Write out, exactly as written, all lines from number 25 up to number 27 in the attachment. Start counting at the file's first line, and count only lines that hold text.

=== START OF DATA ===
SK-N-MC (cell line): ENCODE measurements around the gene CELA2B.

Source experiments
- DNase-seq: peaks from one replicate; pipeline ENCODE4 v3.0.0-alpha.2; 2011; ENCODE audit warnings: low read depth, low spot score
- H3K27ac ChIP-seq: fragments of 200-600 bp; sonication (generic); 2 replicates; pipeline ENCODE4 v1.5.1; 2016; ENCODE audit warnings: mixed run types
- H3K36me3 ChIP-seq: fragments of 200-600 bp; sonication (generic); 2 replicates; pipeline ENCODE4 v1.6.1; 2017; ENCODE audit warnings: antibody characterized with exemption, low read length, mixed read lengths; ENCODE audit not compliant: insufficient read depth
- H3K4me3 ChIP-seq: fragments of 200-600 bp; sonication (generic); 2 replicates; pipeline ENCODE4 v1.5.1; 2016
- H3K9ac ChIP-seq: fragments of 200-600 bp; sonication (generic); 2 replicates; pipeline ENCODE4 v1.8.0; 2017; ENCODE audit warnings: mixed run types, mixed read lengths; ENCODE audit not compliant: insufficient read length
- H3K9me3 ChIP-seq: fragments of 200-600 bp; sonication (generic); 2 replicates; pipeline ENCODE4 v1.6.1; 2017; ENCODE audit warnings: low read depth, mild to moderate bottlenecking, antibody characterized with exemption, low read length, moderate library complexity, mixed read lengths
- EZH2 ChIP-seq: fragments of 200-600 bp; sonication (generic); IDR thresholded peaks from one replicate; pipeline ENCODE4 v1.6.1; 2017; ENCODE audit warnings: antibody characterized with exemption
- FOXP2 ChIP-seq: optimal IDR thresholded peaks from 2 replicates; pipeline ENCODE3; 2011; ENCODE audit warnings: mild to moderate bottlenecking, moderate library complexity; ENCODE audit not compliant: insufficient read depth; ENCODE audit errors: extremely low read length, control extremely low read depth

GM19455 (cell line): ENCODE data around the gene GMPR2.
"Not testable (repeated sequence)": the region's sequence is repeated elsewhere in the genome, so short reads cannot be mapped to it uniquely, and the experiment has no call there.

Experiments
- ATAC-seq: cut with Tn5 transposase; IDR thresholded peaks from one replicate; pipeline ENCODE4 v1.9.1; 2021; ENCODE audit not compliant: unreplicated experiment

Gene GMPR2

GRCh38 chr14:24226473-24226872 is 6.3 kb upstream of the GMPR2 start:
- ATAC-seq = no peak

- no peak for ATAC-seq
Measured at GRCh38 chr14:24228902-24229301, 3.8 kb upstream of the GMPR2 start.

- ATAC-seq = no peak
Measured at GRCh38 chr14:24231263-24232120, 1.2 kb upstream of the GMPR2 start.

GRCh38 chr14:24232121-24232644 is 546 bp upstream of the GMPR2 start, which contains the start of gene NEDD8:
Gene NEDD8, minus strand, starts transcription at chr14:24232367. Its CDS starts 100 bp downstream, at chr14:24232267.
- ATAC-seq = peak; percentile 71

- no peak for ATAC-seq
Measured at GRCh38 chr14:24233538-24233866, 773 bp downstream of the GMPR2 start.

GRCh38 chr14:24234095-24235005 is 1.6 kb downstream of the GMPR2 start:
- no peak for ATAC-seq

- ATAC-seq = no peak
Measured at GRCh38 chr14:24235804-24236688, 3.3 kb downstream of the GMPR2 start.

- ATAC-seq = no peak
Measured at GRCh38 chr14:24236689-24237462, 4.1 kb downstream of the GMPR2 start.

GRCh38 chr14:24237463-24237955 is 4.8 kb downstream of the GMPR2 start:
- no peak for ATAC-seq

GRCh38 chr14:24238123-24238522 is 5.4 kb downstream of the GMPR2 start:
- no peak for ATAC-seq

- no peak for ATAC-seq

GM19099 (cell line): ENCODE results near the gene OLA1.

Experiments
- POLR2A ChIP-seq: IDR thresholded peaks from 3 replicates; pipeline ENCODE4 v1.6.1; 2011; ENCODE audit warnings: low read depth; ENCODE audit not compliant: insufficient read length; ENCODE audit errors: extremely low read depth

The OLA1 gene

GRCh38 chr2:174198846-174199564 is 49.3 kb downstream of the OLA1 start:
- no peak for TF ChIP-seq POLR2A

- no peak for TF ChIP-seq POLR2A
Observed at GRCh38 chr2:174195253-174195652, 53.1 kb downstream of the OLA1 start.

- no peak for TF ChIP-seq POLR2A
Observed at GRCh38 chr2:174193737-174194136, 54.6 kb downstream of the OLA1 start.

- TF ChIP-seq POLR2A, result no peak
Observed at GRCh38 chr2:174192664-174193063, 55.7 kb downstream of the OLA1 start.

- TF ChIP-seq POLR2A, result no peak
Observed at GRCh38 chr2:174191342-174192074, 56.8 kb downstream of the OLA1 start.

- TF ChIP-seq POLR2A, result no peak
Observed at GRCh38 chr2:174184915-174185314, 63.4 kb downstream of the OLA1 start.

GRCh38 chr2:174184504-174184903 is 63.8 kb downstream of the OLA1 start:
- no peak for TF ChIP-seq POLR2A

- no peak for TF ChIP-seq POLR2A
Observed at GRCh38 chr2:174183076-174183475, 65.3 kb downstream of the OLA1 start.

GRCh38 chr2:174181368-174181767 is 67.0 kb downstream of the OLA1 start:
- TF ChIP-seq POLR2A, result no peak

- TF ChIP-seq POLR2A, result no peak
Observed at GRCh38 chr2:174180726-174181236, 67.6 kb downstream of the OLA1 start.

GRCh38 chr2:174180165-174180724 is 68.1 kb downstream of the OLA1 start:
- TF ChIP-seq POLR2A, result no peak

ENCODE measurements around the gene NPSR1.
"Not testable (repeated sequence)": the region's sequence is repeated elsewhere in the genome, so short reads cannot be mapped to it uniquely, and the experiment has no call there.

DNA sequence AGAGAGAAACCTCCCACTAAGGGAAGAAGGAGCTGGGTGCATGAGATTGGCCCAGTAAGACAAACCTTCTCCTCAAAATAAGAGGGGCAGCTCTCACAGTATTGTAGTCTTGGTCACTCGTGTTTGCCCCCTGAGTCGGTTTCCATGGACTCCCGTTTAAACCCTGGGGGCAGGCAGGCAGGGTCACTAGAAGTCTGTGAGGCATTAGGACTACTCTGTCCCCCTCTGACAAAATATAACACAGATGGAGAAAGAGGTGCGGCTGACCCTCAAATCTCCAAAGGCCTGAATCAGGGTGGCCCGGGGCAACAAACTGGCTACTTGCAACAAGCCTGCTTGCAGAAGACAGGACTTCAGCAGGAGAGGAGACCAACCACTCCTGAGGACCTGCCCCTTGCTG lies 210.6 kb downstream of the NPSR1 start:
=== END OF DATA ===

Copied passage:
- no peak for ATAC-seq
Measured at GRCh38 chr14:24233538-24233866, 773 bp downstream of the GMPR2 start.

GRCh38 chr14:24234095-24235005 is 1.6 kb downstream of the GMPR2 start: